[openstack-dev] Re: [oslo] eventlet 0.17.3 is now fully Python 3 compatible

Mike Bayer mbayer at redhat.com
Mon Apr 13 15:29:35 UTC 2015

On 4/13/15 8:54 AM, Jeremy Stanley wrote:
> On 2015-04-13 04:03:49 -0400 (-0400), Victor Stinner wrote:
>> Great. Did you notice a performance regression?
> Nope. Worth noting, we implemented it primarily for its lack of
> compiled extensions, and to a lesser because it supports Python 3.x.
> I suspect if we do later run into any unexpected performance
> issues... well, it's pure Python. We have lots of people who can
> help.
>> Mike wrote that PyMySQL is much slower than MySQL-Python.

right so it's all a question of proportionality.     First off, some 
major performance improvements have been merged into PyMySQL since I 
wrote my wiki entry on it.   Secondly, one thing I didn't do in that 
wiki (the one here https://wiki.openstack.org/wiki/PyMySQL_evaluation) 
do a performance test of MySQL-Python and PyMySQL talking to a 
non-localhost database; as you can see in the RunSnake profiles I have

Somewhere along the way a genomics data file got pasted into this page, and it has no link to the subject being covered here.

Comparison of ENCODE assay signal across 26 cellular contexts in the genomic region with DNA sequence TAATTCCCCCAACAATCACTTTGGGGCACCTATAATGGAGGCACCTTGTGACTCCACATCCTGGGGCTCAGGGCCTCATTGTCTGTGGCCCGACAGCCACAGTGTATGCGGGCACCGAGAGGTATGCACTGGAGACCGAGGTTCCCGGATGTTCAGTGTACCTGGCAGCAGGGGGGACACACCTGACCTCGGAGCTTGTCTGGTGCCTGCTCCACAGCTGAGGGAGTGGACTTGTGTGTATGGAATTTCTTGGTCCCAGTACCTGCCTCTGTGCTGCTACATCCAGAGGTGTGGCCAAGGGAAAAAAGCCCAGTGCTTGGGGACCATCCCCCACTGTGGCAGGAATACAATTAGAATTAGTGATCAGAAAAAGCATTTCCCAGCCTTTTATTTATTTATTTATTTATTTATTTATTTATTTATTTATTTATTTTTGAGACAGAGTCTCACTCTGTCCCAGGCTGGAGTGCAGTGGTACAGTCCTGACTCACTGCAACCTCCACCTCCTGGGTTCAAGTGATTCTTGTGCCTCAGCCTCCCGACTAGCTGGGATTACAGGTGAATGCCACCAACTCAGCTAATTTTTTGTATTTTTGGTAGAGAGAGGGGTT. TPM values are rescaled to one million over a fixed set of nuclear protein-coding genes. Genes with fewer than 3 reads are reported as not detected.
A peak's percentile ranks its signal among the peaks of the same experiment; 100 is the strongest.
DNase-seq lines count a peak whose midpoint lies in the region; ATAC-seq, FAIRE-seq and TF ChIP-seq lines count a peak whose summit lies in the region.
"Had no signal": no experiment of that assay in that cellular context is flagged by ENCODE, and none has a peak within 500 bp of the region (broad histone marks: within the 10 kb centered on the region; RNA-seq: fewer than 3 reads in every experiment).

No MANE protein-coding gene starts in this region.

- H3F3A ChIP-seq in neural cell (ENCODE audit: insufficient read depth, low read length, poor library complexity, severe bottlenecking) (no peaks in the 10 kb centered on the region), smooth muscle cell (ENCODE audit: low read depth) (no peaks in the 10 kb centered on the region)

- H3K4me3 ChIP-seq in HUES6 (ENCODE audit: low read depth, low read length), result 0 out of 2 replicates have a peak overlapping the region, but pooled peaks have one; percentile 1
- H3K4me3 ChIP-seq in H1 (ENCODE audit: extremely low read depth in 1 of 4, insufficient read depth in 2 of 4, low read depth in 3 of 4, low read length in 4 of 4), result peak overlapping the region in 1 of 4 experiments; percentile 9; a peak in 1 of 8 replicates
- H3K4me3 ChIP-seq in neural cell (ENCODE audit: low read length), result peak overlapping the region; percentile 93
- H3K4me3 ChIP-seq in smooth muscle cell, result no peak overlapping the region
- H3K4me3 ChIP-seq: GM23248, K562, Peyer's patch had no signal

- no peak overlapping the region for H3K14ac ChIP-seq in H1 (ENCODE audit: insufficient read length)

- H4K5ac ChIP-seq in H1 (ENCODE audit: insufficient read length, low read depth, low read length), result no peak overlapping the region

the proportion of network takes up a lot more over the wire, and when 
you compare MySQL-Python to PyMySQL in that sense the differences in 
Python overhead vs. not become much less a proportion of the overhead 

Take both drivers and put them way deep into the very elaborate 
operations we see Openstack DB backends doing and it's quite difficult 
to observe differences qualitatively; unless you really did speed tests 
for many thousands of identical operations on both.   It's usually in 
the "we tested how long it would take to do 10K or 100K rows / 
operations / etc" space that differences like these add up.     Which is 
why, as is in my blog post, I take the stance that using things like 
eventlet / gevent / async for database code in the first place is not 
really worth the extra headaches at all, even if they did prove to be 
faster than traditional threads, which also I show that they are in fact 
not, for CRUD-style database code as we do in Openstack apps.

> I don't recall him saying that specifically. Also last I recall he
> admitted he hadn't actually tested under the sorts of load we would
> drive in a production OpenStack service--merely performed some
> fairly artificial benchmarks looping known-expensive operations that
> may not ultimately reflect places in our codebase where introducing
> any sort of slowdown would be noticeable compared to other
> operations being performed.
> Chances are the Project Infrastructure systems will continue
> incrementally switching to PyMySQL mainly because it's easier to
> install and works on a broader variety of platforms.

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